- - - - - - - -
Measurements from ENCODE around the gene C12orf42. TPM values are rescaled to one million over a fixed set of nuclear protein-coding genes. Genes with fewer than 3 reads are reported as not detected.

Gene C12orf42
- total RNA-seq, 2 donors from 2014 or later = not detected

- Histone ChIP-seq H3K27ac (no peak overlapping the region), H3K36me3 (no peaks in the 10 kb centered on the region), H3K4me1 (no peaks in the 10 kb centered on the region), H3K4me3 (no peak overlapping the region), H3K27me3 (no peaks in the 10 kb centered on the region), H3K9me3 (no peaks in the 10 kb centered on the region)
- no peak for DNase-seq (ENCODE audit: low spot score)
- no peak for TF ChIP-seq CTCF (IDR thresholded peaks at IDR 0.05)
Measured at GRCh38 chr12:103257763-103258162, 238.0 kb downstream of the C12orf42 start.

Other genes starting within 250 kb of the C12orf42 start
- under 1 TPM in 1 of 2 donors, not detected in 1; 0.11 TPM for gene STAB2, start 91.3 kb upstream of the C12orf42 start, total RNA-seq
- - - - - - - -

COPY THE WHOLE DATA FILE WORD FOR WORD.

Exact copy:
Measurements from ENCODE around the gene C12orf42. TPM values are rescaled to one million over a fixed set of nuclear protein-coding genes. Genes with fewer than 3 reads are reported as not detected.

Gene C12orf42
- total RNA-seq, 2 donors from 2014 or later = not detected

- Histone ChIP-seq H3K27ac (no peak overlapping the region), H3K36me3 (no peaks in the 10 kb centered on the region), H3K4me1 (no peaks in the 10 kb centered on the region), H3K4me3 (no peak overlapping the region), H3K27me3 (no peaks in the 10 kb centered on the region), H3K9me3 (no peaks in the 10 kb centered on the region)
- no peak for DNase-seq (ENCODE audit: low spot score)
- no peak for TF ChIP-seq CTCF (IDR thresholded peaks at IDR 0.05)
Measured at GRCh38 chr12:103257763-103258162, 238.0 kb downstream of the C12orf42 start.

Other genes starting within 250 kb of the C12orf42 start
- under 1 TPM in 1 of 2 donors, not detected in 1; 0.11 TPM for gene STAB2, start 91.3 kb upstream of the C12orf42 start, total RNA-seq